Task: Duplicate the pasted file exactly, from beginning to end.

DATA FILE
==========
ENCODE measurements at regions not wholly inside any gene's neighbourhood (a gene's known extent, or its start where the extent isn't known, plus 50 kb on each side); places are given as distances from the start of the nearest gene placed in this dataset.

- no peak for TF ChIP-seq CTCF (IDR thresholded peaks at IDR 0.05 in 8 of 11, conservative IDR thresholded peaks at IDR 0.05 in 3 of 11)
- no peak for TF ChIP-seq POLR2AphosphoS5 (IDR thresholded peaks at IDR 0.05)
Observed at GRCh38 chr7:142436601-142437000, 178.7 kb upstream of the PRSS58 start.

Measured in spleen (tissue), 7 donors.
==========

ENCODE measurements at regions not wholly inside any gene's neighbourhood (a gene's known extent, or its start where the extent isn't known, plus 50 kb on each side); places are given as distances from the start of the nearest gene placed in this dataset.

- no peak for TF ChIP-seq CTCF (IDR thresholded peaks at IDR 0.05 in 8 of 11, conservative IDR thresholded peaks at IDR 0.05 in 3 of 11)
- no peak for TF ChIP-seq POLR2AphosphoS5 (IDR thresholded peaks at IDR 0.05)
Observed at GRCh38 chr7:142436601-142437000, 178.7 kb upstream of the PRSS58 start.

Measured in spleen (tissue), 7 donors.